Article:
The Algona Upper Des Moines from Algona, Iowa on August 9, 1934 · Page 9
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The Algona Upper Des Moines from Algona, Iowa · Page 9

Algona, Iowa
Issue Date:
Thursday, August 9, 1934
Page 9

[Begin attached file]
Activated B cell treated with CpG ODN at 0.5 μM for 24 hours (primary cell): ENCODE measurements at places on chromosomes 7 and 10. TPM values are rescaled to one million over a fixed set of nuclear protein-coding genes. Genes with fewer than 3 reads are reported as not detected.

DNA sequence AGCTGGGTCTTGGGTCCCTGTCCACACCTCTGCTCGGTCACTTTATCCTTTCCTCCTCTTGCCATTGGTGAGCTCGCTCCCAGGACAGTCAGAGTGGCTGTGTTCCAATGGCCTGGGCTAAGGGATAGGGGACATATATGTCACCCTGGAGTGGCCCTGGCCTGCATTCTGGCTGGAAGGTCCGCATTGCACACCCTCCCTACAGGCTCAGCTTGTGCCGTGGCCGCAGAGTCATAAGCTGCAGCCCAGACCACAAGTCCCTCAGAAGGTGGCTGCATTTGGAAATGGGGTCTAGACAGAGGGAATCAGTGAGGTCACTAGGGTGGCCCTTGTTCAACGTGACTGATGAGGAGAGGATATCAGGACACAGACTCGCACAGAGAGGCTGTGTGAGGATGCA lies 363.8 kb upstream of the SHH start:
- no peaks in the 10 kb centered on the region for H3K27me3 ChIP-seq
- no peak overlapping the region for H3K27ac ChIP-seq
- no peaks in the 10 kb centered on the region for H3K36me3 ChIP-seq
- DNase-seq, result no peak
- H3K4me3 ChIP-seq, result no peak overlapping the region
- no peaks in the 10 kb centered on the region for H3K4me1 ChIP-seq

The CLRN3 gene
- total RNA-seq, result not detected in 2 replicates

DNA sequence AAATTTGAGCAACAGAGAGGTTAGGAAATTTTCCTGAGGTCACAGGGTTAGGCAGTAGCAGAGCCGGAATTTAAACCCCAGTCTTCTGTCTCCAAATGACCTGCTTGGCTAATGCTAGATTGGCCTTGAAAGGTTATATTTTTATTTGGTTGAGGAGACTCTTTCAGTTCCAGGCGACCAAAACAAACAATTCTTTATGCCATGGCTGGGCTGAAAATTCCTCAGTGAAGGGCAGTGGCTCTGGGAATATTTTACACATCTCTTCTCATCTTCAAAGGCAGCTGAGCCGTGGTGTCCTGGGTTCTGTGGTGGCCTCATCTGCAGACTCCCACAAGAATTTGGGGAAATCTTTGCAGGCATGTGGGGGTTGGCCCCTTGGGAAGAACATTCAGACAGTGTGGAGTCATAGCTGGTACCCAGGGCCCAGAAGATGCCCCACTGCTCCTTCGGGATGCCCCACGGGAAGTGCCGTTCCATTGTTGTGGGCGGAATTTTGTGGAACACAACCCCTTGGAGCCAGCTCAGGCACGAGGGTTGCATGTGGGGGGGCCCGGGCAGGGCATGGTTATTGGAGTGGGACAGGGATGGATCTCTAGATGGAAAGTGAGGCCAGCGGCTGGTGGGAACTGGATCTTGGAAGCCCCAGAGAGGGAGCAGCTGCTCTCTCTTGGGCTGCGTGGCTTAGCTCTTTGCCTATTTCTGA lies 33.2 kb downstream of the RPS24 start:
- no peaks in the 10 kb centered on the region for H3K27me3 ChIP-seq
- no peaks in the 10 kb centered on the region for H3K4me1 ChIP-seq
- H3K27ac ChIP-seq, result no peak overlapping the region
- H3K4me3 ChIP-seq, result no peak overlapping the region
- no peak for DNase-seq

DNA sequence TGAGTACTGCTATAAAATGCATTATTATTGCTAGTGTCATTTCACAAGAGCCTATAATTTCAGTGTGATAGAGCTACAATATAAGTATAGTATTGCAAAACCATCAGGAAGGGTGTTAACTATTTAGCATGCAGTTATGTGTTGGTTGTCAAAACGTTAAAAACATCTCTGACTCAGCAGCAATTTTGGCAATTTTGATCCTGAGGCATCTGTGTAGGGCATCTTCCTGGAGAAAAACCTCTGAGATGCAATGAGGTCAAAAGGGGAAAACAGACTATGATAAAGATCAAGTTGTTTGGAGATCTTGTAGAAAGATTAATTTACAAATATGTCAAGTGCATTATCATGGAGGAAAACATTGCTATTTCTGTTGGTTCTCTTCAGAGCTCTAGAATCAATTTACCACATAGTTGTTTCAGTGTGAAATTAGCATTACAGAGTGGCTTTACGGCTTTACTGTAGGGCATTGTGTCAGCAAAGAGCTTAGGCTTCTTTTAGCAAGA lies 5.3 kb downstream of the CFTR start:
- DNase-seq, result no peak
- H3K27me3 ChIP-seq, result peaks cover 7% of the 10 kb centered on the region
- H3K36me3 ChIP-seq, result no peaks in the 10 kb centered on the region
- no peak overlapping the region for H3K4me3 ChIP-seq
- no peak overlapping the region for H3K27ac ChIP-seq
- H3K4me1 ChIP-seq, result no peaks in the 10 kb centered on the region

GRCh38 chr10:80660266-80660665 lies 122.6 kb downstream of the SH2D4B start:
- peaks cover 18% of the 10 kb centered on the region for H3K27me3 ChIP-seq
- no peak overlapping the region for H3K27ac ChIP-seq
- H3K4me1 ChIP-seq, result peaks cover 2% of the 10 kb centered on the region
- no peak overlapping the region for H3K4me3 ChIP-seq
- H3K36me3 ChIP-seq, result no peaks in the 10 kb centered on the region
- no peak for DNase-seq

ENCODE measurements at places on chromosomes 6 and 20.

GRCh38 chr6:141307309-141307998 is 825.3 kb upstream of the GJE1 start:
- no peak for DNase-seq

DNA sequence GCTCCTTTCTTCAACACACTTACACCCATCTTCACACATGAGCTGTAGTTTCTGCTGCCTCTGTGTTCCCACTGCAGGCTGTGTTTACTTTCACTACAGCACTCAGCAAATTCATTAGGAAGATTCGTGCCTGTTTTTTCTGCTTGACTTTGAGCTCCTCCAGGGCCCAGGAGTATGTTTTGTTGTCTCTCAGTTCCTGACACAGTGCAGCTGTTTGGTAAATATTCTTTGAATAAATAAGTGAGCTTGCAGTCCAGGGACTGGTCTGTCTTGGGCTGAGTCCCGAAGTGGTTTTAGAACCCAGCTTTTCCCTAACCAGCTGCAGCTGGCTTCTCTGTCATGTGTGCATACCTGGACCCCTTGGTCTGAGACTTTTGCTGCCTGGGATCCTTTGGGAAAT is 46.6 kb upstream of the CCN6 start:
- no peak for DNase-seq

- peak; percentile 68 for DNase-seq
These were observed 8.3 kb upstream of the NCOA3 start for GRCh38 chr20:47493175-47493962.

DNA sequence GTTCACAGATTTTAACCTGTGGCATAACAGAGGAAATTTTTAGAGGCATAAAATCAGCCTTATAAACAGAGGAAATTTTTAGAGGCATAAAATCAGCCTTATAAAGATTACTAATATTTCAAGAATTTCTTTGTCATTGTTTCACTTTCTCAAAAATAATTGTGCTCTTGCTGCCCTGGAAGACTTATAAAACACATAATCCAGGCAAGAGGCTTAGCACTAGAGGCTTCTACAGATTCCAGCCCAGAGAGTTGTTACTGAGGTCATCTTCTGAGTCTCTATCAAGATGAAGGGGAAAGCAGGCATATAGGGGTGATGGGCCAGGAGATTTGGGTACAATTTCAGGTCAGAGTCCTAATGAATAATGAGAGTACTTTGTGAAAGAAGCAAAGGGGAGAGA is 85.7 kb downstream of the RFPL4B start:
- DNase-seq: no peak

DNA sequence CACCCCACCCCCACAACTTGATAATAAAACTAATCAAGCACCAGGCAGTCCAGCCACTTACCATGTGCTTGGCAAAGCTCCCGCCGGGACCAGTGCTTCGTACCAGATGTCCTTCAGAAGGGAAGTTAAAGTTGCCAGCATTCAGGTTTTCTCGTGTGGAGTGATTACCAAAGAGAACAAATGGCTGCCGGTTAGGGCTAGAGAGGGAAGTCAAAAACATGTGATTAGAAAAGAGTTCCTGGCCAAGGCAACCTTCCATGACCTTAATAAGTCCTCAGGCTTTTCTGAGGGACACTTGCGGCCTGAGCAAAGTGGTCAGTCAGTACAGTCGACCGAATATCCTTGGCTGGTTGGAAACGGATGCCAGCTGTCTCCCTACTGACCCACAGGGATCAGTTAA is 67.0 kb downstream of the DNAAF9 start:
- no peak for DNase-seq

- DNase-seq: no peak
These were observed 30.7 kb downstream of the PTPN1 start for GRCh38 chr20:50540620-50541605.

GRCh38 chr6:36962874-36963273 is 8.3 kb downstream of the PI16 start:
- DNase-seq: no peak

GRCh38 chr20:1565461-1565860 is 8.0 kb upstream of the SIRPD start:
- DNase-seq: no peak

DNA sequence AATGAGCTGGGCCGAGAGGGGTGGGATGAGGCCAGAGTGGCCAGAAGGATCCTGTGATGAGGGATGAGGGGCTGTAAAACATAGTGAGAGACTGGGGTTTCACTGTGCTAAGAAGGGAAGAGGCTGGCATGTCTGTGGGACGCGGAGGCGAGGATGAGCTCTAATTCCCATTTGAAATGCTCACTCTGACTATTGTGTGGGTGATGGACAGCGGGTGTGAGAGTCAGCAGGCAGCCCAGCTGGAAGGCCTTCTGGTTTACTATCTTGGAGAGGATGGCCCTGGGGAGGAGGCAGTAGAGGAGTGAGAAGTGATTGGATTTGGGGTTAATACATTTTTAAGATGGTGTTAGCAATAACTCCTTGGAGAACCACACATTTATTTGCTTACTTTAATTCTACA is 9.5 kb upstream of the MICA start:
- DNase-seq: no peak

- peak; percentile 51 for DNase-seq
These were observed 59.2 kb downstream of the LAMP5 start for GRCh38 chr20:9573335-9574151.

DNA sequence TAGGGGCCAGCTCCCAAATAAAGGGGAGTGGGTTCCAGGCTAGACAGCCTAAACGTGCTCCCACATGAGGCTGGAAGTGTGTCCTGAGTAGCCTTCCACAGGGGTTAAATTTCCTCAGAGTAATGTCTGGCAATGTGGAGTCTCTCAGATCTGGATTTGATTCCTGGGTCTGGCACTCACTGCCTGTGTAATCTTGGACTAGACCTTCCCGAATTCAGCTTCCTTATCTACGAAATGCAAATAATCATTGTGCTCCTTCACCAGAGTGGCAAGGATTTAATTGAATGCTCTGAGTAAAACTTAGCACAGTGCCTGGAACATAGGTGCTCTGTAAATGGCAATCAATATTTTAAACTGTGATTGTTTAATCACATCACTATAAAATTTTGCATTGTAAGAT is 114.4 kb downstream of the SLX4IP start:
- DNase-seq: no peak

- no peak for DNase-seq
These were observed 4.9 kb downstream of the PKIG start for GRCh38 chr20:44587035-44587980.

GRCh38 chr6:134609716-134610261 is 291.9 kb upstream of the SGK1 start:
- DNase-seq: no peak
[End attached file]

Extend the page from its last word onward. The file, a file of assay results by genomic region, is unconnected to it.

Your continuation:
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KOSSUTH PLANNING ' SCHOOL EXHIBIT AT STATE FAIR t ILocal Exhibit to Compete With Twenty-five Other Counties Four-H €lub Kittenball Contest-Tournament to be Feature of State Fair The Algona Upper Des Moines, Algona, Iowa, Aug. 9,1934 Kossuth county public schools are planning to send a comprehensive exhibit, of all leading types of educational work now being carried on in the various grades, to be one of the features in the state educational exposition at the 1934 Iowa State Fair in Des Moines. News of the plans of the Kossuth county exhibit was made public today, when allocation of exhibit space for the display was announced this morn- Ing by the State Department of Public Instruction in Des Moines. The local exhibit will compete with displays from 25 othpr couhties in Iowa for the best exhibit of countywide school work at the 1934 State Pair. The state educational exposition at, this year's State Pair will occupy almost the entire mezzanine floor of the $200,000 Educational Building on the exposition grounds In Des Moine^. Besides *he county-wide exhibits it will Include exhibits by rural schools, graded schools, high schools, consolidated schools, mining camp schools, and vocational agriculture courses. A total of $925 in cash premiums will be paid by the 1934 State Fair to winners of exhibits in these various classifications. Plans for the ftate exposition this summer, as announce,! by the State Fflir Board, promises a wider range of educational features than in many years. Indications are that the livestock show will embrace prize herds from more than twenty states having a value of hundreds of thousands of dollars. Among the scores of new features of particular interest at this year's state fair will be: the first state championship 4-H club kittenball tournament, August 28 and 29; the personal appearance at the fair of Rexford O. Tugwell, United States Undersecretary of Agriculture, Monday, August 27; an Iowa rural school chorus, with more than 10,000 voices to appear Sunday, August 26, the largest chorus of its kind ever assembled; a farm women's "hobby" exhibit, and numerous other features. Two thousands boys and girls 4-H club members will participate in the big Junior State Fair. Al phases of farming are covered in tht 4-H club events which includes the largest Junior livestock show held In the counter, In addition to these events the State Fair has also announced a state women's exposition, representing every phase of feminine activity from baby health subjects to canning" and interior <*ecoratton. With fredentjly Announced reduction in admission prices for this year's State Fair, officials are expecting a marked increase in attendance this summer. 10 Kossuth Beeves Go to State Fair The Kossuth County Baby Beef club will exhibit 10 baby beeves at the Iowa State Fair. These calves were selected from 50 head which have been fed by the club members of th? county. The State Fair calves will be shipped from Burt Tuesday, August 2i and then at the close of the State Fair these calves will be brought to Algona for trip county fair. The club members who will exhibit calves at the state fair are: Frieda Pa«tz, Algona, Wallace Hawcott, Burt, Elmer Leibrand, Buffalo Center, Donald Barger, Swea City Morris Johnson, Armstrong, Wallace Johnson, Armstrong, Cliilord McGregor, Armstrong. Hazel McGregor, Armstrong and Mildred Thoreson, Swea City. Mrs. Dearchs Hostess to Union M.-D. Club Union: The Union Mothers and Daughters club was entertained last Thursday by Mrs. Garrett Dearchs and Mrs. Frank Hoflus at the former's home In Algona. The club song was sung. A paper on Clocks, Great and Small by Bertha Sarchett was very interesting with descriptions of the ancient water clocks down to the present electric clock as a time piece. A talk on Clocks was given by Rev, Woods. Mrs. Myron Schenck of St Paul, Mrs. Kate Annls and daughter Bteth of Miles Oltyl, Montana, and Mrs. Cecil McGinnis were guests of the club. Refreshments were served. The next meeting will be held August 26th with Mrs. Maud Nelson, who Is located near the Grant consolidated school In Grant township. This will be a covered dish luncheon. Roll call wil be school day memories. A talk will be given by Mrs. J. H. Warner, Ban Game Restores Son Lost 30 Years. Dramatic True Story of Child Kidnapped by Gypsies nt last Restored to Parents. Told in The Americi'i Weekly, the Magazine Distributed With Next Sunday's Chicago Herald and Examiner. "Where you going, Sonny?" "Goin' to Swift's, Mother." To Sonny, Swift's is a household name, for his father takes butterfut and eggs to Swift & Company regularly, at least several times each week. Swift & Company produce plants buy eggs, poultry and cream of good quality, for cash, every work day in the year. These foods are marketed as Swift's Brookfield Butter and Eggs, and Swift's Premium Milk-fed Chickens and Golden West Milk-fed Fowl. The same Swift & Company salesmen, who sell beef, pork, lamb and other meats, also sell butter, eggs, poultry and cheese. Instead of a dozen trucks being used for the delivery of a dozen products to a store, the same truck is used to deliver all products to a store. This marketing plan lowers distribution costs. Over a period of years, Swift & Company's net profits from all sources have been only a fraction of a cent per pound. We buy butterfat, eggs and poultry. Sell yours to Swift & Company In doily touch with inoro than 35,000 consuming centers of inttati, poultry and duity produch. VUitorfc to Ihti 1V34 Cuntury of Proy:i^» Expulsion uru cordially inviluj to vi&il Ih* "Swift Biidyo of Suivitu" and the iw.n Plant oi ilio Union Slock Yards. FORMER RESIDENT BROUGHT BACK TO LEDYARD FOR RITES Once Ran Store There; Death Occurred at Blue Earth Ledyard: The body of D. D. Maxon of Blue Earth WBS brought to Ledyard Friday and laid to rest in the Highland Home cemetery. Mr. Maxon was an old time resident of Ledyard, having run a store here at one time. For the past 15 years, however, he has lived at Blue Earth. Mr. Maxon passed pway Tuesday night, July 31, after a wM.-'s i.'ness with intestinal flu. Funeral services were held Friday In Blue Earth and f'e remains were brought to Ledyard for the bur- ini. Mr. Maxon leaves many friends here to mourn his early passing. Kenneth Thompson spent the week end with friends at Okobojl. Mr. and Mrs. Otis Lange of Elmore spent Sunday at. the Max Nitz home. Mrs. Win. Flynn visited at. the home of her sister near Blue Earth Friday. Mr. and Mrs. Leon Wok-den and Harvey visited friends <at Fairmont on Sunday. Doris McDonald spent the past week visiting nt the Devine and Murray homes in Bancroft. Betty Matzener visited from Wednesday to Sunday nt the home of Mrs. Hazel Jenks in Bancroft. Beverly and Cecil Zwlefel of Cor- wlth are visiting at the home of their aunt, Mrs. George Thompson. Mr. and Mrs. Wm. Flynn attended the funeral of Mrs. Flynn's niece at Eimore last Tuesday afternoon. Mr. and Mrs. Martin Gable and sons of Grant Center were Sunday guests at the home of Mrs. Martha Gable. Mr. and Mrs. L. W. Wiemer, Mr. and Mrs. W. E. Wiemer and Fred Anderson were Forest City callers Sunday. Fred Montgomery of Blue Earth, a former resident of Ledyard was calling on friends here Wednesday even- Ing. Mrs. Cecil Peterson, Miss Josephine Windemyer and Mrs. Wm. Flynn were Bancroft and Algona callers on Thursday. On last Tuesday afternoon the M. E. Sunday School held their annual picnic at Hand's Park with about 38 in attendance. Mrs. Albert Barnes visited several days this past week o; the home of her daughter, Mrs. Ernest Jorgcn- K>n near Elmore. The Women's Foreign Missionary society will meet Friday afternoon at the home of Mrs. Boy Link. The mite box opening will be held. Mrs. Win. LaCour and granddaughter, Dorothy Black of Amboy, Minn., visited over the week end at the J. Blome and Ed Junkemeler homes. Mrs. George Thompson. Mrs. Henry Dyer, Mrs. Blanche Jenks, Mrs. Laura Niester called at the D. D. Maxon home in Blue Earth Thursday. Adolph Poppe and family of Lakota visited Mrs. Mary Poppe at the Ella Gelhaus home Sunday. Mrs. Poppe is somewhat improved in health. Mr. and Mrs. Henry Mitchell and family of Lakota and Mr. uncl Mr.s. Lee Estle of Lone Rock were Sunday guests at the parental Roy Estle home. Mrs. Edward Halverson and clnufih- ters, Alvira and Marvel and Mrs. Kal- estad attended a birthday party for Irene Mldthune at the Otis Midthune lome in Elmore Friday, Mrs. Clarence Blome and children Uid Miss Ella Blome visited relatives here over the week end on their wu.v home from vteiline; their father, Conrad Blome in Des Moines. LeRoy Anderson of Radcliffe came Saturday evening to the L. W. Wiemer lome. Mrs. Anderson who had vi-sited lere the past week, rolurnecl home with him on Sunday. Fred, thtlr son, remained lor a. more extended vi-sit. Uoris McCoy, who has- twen ositst- ng at the D. A. Carpenter home the just month or two left Sunday to aku up her IK'W dutie.5 with the ISan- Toli, telephone exchange. Helen Jen;en will assist at the Carpenters lor :iu tune being. Mr.-'. (Juris Uelhaus and Mrs. J. H. Wellare drove to Guckeen Thursday 'or Alra. 1). 11. Drown who had M.VIU it week there visiting hi-r daughter, a. Ralph Johnson. On their way lOine they culled at the JJ. L>. Maxon loiiK- in blue Eonh. Rev. W. G. Monk-man, district tup- Tinteiident of the Methodist church, ill hold the fourth quarterly conler- •nce ut the church next Monday uller- n, August 13. Every oltieer and neniber of the official board is rc- csted to be present. Helen Jensen ana mp'aews, Earl and erald Winklemau of Buffalo Center 'isited from Thursday to Sunday at he home of her sister, Mrs. Glenn Yahnke. Mr. Yahnke has tx'en ut Burfalo Center running a threshing nachine the pait week. KOSSUTH FARMS AND FOLKS Lonis Smith and Edward Allen, Fie'-* Representatives (By E. C. Allen) Clarence Mawdsley, living jnst north of Irvlngton having electricity for use on the farm, disposed of his windmill. The men were at work taking it down one day last week when I mad: a call at this home. Fred S. Geifee], jnst northeast of Irvington, one of the busy farmers of that vicinity, was busy getting ready- to thresh the other day when I called. Nevertheless he had time to visit a few minutes. Fred used to live near Lu Verne. —o—. Paul Hudson operates the barber shop and billiard parlor in the town of Irvington and is serving his patrons with first class service. —o— A, D. Headley is the manager of the Farmers Elevator and lumber yard at Irvington. A. D. is always on hand »o take care of the trade in first class shape. A correction for am !t«-m of last week—we should have stated that Mr. Lallier lives northeast of LuVcrne instead of Livermore. (By L. B. Smith) Geor/re Jutting was helping Lambert Hlppen thresh when I stopped at the latter's place last week. George was grain elevator boss, or perhaps I should say "trying his durndest" to be as they were using a blower type elevator run by a model T Ford engine, tha p ;. is, whon the engine would run. You know how these model T's are. always balking when you're in a hurry. —o— John Jutting, who lives in the neighborhood southwest of Buffalo Center was doing chores the other evening when I stopped there. Mr. Jutting is farming 160 acres of fine farm land this year and his crops look fine. There is a large up-to- date tile hog house on this place and should there be a shortage of hogs one of these years John would sure have the equipment to go ahead. —o— Henry Melndcrb and family were milking the other evening when I was there. Lucky for me they were almost through or I might have found a job helping. Henry has a mighty nloo herd of high grade cattle and during our conversation he asked me if I knew of any one who wanted to buy a high grade Hereford bull calf that is about 6 months old. I looked at the calf and if I am any Judge of cattle at all somebody is going to get a topnotch herd leader reasonable as Henry only wants $25.00 for this calf. Mr. Melnders lives 2 % miles east and 5 miles north of Titonka or from Buffalo Center he would be 2 miles west and 5 miles south. Lamfcert Hlppen, who lives n mile south and about two miles west, of Buffalo Center was thrashing at his place the other day wihpn I stopped to see him nnd some ol hfs neighbors. Mr Hippen was (hire man on that run tc thresh this year The other two placer threshrd before, according to the separator mnn, averaged txrtwet-n twenty nnd twenty-five bushels to the acre but he sold Lambert's oats were running quit-? a bit better and would no doubt make over thirty. There is quite a bit of grass in the bundles this year but due to the dry weather most, of the shocks dried out good and the feeding value of the straw piles ought to make up for some of the thin stand. Guy Barton, who lives two miles west and five miles south of Buffalo Center was entertaining company the other afternoon when I stopped there. Mr. Barton's uncle and aunt. Mr. and Mrs. Will Parriott of Kimball. South Dakota, were there for a short visit. Mr. Parriott said that everything was pr:tty well dried up in his part of the state and that us folks back here don't know how lucky we are in having such good crops. He also remarked that things began to look fairly good this side of Mitchell, South Dakota, and the farther they came this way the better the crops looked. Walt Faulstlch and family who live west of Titonka were Just coming in from the field for dinner the other day when I stopped, there. Walt had been to Titonka with cream that forenoon and Mrs. Pnulstich and ono of the boys were mowing. I enjoyed a fine dinner with the family and after a short visit was on my way. —o—The average weight of the oats by measure this year, according to several reports I have heard over the county Is right at 34 pounds to the busliel and most of the threshers are getting them fairly clean considering the amount of pigeon grass that Is in the bundles. —o— A. II. Lohsc who lives about five miles west of Titonka, was having trouble with his binder the other day when I stopped there. We had quite a time finding the trouble, but finally lM:atcd It and Mr. Lohse took the binder home to make repairs. —o— L. B. Larson, who Is one of Titonka's very prominent business men, Is do- Ing things In a big way this summer. Louie has remodeled the old theatre building into a cream, poultry, egg and feed station. Mr. Larson also sells chicks for the Cotton Hatchery in season and has a fine line of One Minute washing machines for sale. He also has a Maytag -washer for sale. You will see his ad in our classified ads section this week. Don't know but it seems to me if he sells this machine which Is In good condition, by Hilda and Arlene Phillips drove to Mason City Sunday where Hilda and Arkno took the bus for OwatonnB, Minn. Mr. and Mrs. Jack Devine and fnm- lly of Hutchins were recent, visitors here. Their daughter, Ruth, who had spent a week or so nt the Tom Devine home, returned with thrir parents. Eugene Yackleynnd daughter Esther of Chicago are visiting with relatives in this vicinity. Mrs. Ynckley has been here for several weeks helping to cnre for her mother, Mrs. Kohlhnas. The Forrest Harmons left we k for Wisconsin where they will visit. with her people. In recent weeks. Mr. Harmon had been employed at the Bernard Devine farm. They formerly lived nt. Livermore. Among those from this vicinity attending tho funeral of Frank Klnkade nt SUs. Peter and Paul's Catholic church at West Bend Saturday morning were the following: Mr. nnri Mrs. Ted Wngner. Mr. and Mrs. George Schnlkr, Mrs. George Wagner. Mrs. Sylvester Wagner. Adeline Illg, Nicholas Wagner and Mike Brass. The members or tho Friendly club met last week Wednesday afternoon with Mrs. Lawrence Hanson and Mrs. J. B. McNeill acting as assistant hostess. Mrs. R. V. Fitch nnd Mrs. Robert Casey had charge of the entertainment whcih featured a shower honoring Mrs. John Gnngwerc. two contests nnd the making of door stops from old catalogs. Lut-e in the nfirr- noon lunch was served. Gus Carsons nnd Guy Oflrl.«on were fniosts at the rromo of John Carlson In honor of Glen Carlson's birthday. Stm- dny. Mrs. Hnrvey Johnson underwent a minor operation nt. Rochester last, week. Mr. Johnson and the children were to visit here and report her as getting along ntrely. Miss Virginia Anderson went to Waterloo to spend two weeks with lier mint, Mrs. J. Van Katnn. The little Van Enton twins, J^nn nnd Jane nre visiting at the Anderson home in .the meanwhile. Mrs. Andrew Harden enjoyed n visit from old friends. Mrs. H. H. Rozrn- boom nnd her daughter Elenore of Orange City. F.lenore is the only one that was saved In the recent tragedy at Lake Okobojl. St. Joe Threshing Runs Wind Up; Yields Are Down St. Joe: Most of the threshing crews have nearly completed the runs. In a number of cases the oaUs did not yield n.s much as wa.s expected. It is reported ont.s yielded from 11 to 40 bushels per acre. Gear Disconnects Thomas Molamphy escaped what mi|>ht, have proved to b"- a very .vri- ous nccldpnt one evening the past week. The steering gear of his Model T Ford coach became discjunected and car collided with a a.s h<- was leaving the Henry Zeimet, Kr., farm. No one was injured and the car needed only a few repairs. Cardinals Defeated The St. Jo-:- Cardinals were defeated Sunday afternoon by a score of 8 to 2 on the local diamond. Roy Swan- .son and George Thul umpired the yame. Mew Manager Here For Algona Hotel R. A. Miedke succet-ded Clilt' Frane as manager of the Algona hotel lliu week. Mr. Miedke and his wife cam. lere from Jefferson, Wisconsin, last week. Mr. Frane is taking a brief acation and will then become a rile! manager ill other Boas hotels while the regular managers take their acations, at the end of which tune ie will be placed ill unotlier Boc^ ho- el. Mr. Miedke is a young man and ha.s j-.ii heartily welcomed to Alguna. He was introduced to a number ol local )Ufiness mid jjiroltisional men kiM week by Mr. Praiie, prior to lib departure 1'or Independence. New Kossuth Game Warden is Speaker I Goalie Warden Pierce, who wa.-, jv- | Gently appointed fur Ko^utii c-iint. 1 ..' talked to the Kiwaniuiui at. Uu ir u^- ; uluj- ine-.'tuig luit Thur.-ji.uiy imui; »:i liij dulit_-o a*a a game \vuiucn. HL ui.- cucotil hi., po. ition, in a yeneial v, .i>. Mr. Pic-roc is the Jij-^t game w.n.i. n ;.• be appointed lur Ku^ulh count> "'•one. It. w>u> thouyht tlie .••!,: I..1 i !.;-•'• comity Warranted an i-xclu^He wan-k i.. Norbert Frlders was on the tick li.-.t the past week. The Tom Devlnes enti rtanr-d relatives from Eagle Grove Sunday. Peter Becker hud the misfortune to sprain one of his wrists la.v. wn-k. Martin McGuire ha.s been MiJferiiiM from iciatic rheumatism the putt week, Mr. and Mrs. Matt Becker and family from near Burt vUted with iviutivi ^ Sunday. Mrs. Ann Kempfc? and .son. Hoy ot Focahoiit-as were visitors at t'i- Tom Becker hom« Tuesday afternoon. Mr. and Mrs. Nick Theobald and two tons of Anthon, Iowa, visited with Father Theobald several days the Urst of last wevk. Theodore Schroeder and daughter, Margaret ot V/e-ley visitors at tile Mrs. Lucy Wagner home on Friday evening. KiUhryn Wright and Peter Clemens of St. Paul visited at the homes of Mrs. Lucy Wagner and Nick Bor- inan, Jr., Friday. Harold Reding was taken to Fort Dodge TiK.sday where he underwent a major operation at St. Joseph's Mercy hospital. Mrs. Matt Klr.sch, Mr.s. Henry Tlill- ge,s nnd Mr.s. John Reding from Chicago drove to West Bend Thursday for a visit with Mrs. Peck. Mr. and Mrs. Raymond Melwn arc parents of a baby boy born Ia>t week Wednesday at the Wm. Met/en home. They have one f.ther child, a boy. Mr. and Mrs. OUto Ilennepin of Foxholm, Minn., and Mr. -and Mrs. Miki' W.igner of Mallard were visitors Saturday afternoon at UK- home- of Mrs. Lucy Wagner. Mr. and Mr.s. Clarence Kramer ac- DOAN NEWS Tlic Emil Bellingers have a new- son born last week. Miss Bernice Altwegg of Rulhven visited her aunt, Mrs. Ruth Sparks several dnys last week. Mr. nnd Mrs. John Broiach *nd 5 sons of Carroll are visiting for several days nt the Tony Vcnteicher home. The ladles nrc sisters. Mr. nnd Mrs. H. Knlberg of Orton- vllle, Minn., called on the Tom Young family Thursday. They were enroute home from Forest City. Mrs. J. D. Andrews was called to the home of h-:r daughter, Mrs. T. Hoover on nccount of the two youngest children being very 111 with the flu. The Vincent Helfncrs, Henry Baades, \0^ir AT MEALTIMt Hay—Straw Alfalfa Will pay TOP PRICE for fiood liny or straw. Soil your excess now while the price is good. McDonald & Co. Phone 120 Algona, Ta. Week-End Specials Bartlett Pears, N->. 10 can Black Raspber- lies, No. 10 can 27c 25c Oregon Prunes, 99- No. 10 can «KJV Dill Pickles, 17« Quait jar 1 I V. Puffed Wheat, per pkg Coffee, Council Oak. pound Hershey Cocoa, pound can Baking Powder, Clabber Girl, 2 Ib. oin.. Pineapple, Plantation fllccd. No. 2'i can Extract, Lemon and vanilla, 2 oz. bottle (absolutely pure) ;Cookies, Plain and Iced, per pound La France, 2 pkgs Toilet Paper, Excello, 4 big rolls Bottle Caps, cork lined, gross Satina, per pkg Salmon, 2 tall cans Pork and Beans, tall can Corn Flakes, Kellogg's, 2 pkgs Mustard, quart jnr Pickling Spices, 3 pkgs Stock Salt, 100 pound bag See Council Oak For Canning Fruit Ol p L*L\, RIMLESS GLASSES are incun-picnous and b'.-com- Intflligent lit'.i: 1 .,-: of -your 1,'lu.vx.s can make a Martini^ dilleit'iice in vrur good lo-,k: ; . Let l.'b Show You. A.W.Amunson Cull Theatre Bldg. They^ll Be Rewarded WHO? 1 lie modern hou.sewii'e, for she does her shopping ihe modern way. She sees what she buys—she. ji'i-ts what .she huy.s at Basket Grocery Better Food Stores VV- i:jve JUM iinUicd utlun-j inventory and find Uia; we h,,v<, \>, , iai'i.. • .1 .-.lock ol wnuus ;jood ilen^. To n.-uui.v .-.lock wv are putln..; ,i LOW I'KICE oi. 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Lallarre lloor l.s; door North of Iowa StaU- Bunk 29-tf CITZ HOTEL inneapolis Newest Hotel K«tet Reduced %* AND UP Dine end Dance A <MI fAMOMi SPANISH VILLAGE ^